Diet is estimated to contribute to approximately 50% of all newly diagnosed breast cancers. As such, a search for dietary factors differentially consumed among populations with increased breast cancer risk (e.g., Caucasians) compared to those with low risk (e.g., Asians) has become a priority. One such dietary component, which is typical to the Asian but not the Caucasian diet, is soy. We review data relevant to attempts to determine whether soy, and more specifically genistein, is a dietary component that may help to explain the dramatic disparity in breast cancer risk among these populations. Key words: antiproliferative effects, breast cancer, estrogenic effects, genistein. Environ Health Perspect 108:701-708 (2000). [Online 23 June 2000]
Epidemiologic data indicate a great disparity between breast cancer risks in Western and Eastern countries. Historically, the risk of American women developing breast cancer has been as high as 7 times that of Asian women (1). Today the disparity in risk is similarly significant, although the difference in incidence between Western and Eastern countries has narrowed slightly. For example, one in eight white women in the United States can expect to develop breast cancer in her lifetime; this risk is roughly 5-fold less in Japanese and Chinese women residing in Asia (2). However, extensive migration studies indicate that Asian women who immigrate to the United States and adopt a Western lifestyle develop risk comparable to Caucasian women within two generations (3,4). These studies provide strong evidence in support of other epidemiologic studies showing that 5-10% of breast cancer cases are estimated to be attributable to inherited factors, and thus [is greater than] 90% of newly diagnosed breast cancers may be caused by unspecified factors probably related to lifestyle. Ziegler et al. (5) investigated the link between age of immigration to the United States and increased breast cancer risk in Chinese, Japanese, and Filipino women. The authors found a strong correlation between early age of immigration ([is less than] 35 years of age) and a marked increase in breast cancer risk (5). In fact, Asian women born in America, compared to their counterparts born in the East, had a 60% higher risk of breast cancer. Additionally, in all three ethnic groups, immigrants living in the United States for more than a decade had a significantly greater risk than more recent immigrants (5).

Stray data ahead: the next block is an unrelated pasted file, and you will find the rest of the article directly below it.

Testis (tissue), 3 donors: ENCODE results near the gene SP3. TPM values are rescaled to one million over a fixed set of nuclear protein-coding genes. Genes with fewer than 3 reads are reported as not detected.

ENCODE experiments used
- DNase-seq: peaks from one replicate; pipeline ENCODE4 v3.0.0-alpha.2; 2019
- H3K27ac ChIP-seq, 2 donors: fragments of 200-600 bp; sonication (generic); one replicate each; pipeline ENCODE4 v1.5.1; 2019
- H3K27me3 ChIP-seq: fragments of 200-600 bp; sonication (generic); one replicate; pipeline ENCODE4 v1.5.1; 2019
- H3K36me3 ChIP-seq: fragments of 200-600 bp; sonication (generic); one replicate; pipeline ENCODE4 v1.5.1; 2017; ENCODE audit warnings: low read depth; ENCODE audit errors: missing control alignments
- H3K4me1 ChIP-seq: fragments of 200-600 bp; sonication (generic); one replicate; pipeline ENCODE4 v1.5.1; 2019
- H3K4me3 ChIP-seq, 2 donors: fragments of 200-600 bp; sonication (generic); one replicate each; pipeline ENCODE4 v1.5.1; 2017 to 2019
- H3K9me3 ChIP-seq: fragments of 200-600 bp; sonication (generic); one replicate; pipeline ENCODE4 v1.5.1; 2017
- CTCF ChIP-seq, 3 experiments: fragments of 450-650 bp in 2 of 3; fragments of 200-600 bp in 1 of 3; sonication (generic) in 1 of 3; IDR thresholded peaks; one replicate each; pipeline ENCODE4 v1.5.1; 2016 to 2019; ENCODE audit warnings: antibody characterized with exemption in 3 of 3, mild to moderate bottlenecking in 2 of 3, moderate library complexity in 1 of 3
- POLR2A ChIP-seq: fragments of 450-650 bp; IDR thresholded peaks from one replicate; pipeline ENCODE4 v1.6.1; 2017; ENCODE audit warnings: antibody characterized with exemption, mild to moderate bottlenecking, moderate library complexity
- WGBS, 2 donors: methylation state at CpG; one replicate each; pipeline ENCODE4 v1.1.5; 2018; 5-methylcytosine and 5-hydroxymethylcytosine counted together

It is clear from both epidemiologic and clinical data that exposure to estrogens has significant influences on breast cancer development. Estrogens induce the proliferation of normal and malignant mammary cells, and are thus linked to breast cancer promotion and progression. Interestingly, a number of reports indicate that Asian women living in Asia have up to roughly 40% lower serum estrogen levels than Caucasian women living in the United States or Britain (6,7). Based on these data, it is increasingly clear that the protective effect seen in Asian countries does not correlate with genetic influences, but rather, with environmental and lifestyle factors. Thus, it has long been the goal of innumerable scientists to isolate those factors that may be responsible for the dramatic disparity in breast cancer risk between Caucasian and Asian women.
Diet is estimated to contribute to up to 50% of all newly diagnosed breast cancer cases (8,9). One particular class of dietary compounds that has received much attention, based on their high concentration in potentially protective foods and their reported antiproliferative effects, is phytoestrogens. Consumption of phytoestrogens, particularly soy products, as well as legumes, is higher in Asia than in the Western world (10). Soybased diets are high in genistein (4,5,7-trihydroxyisoflavone), which has been widely studied for its potential anticancer properties. The exact mechanism by which genistein may exert its antitumorigenic effects is not clearly understood; however, it is a specific and potent inhibitor of both protein tyrosine kinases and topoisomerase II (11,12). Furthermore, genistein is able to inhibit angiogenesis and metastasis in some tumor models and to selectively reverse multidrug resistance protein-associated multidrug resistance in in vitro studies (13-15). Recently, genistein's ability to inhibit the cytochrome P450 enzyme CYP1A1 has been described (16). The inhibition of CYP1A1 may lead to a reduction in the production of DNA-damaging carcinogen metabolites and may be one mechanism by which genistein can protect against carcinogenesis (16). Given reports of its antiproliferative abilities, genistein appears to be a potentially powerful weapon in the breast cancer prevention and treatment arsenal. A recent review by Barnes (17) discussed the possible protective role of genistein in breast cancer, However, at closer look genistein may not be all it is touted to be.
Estrogenic Effects of Genistein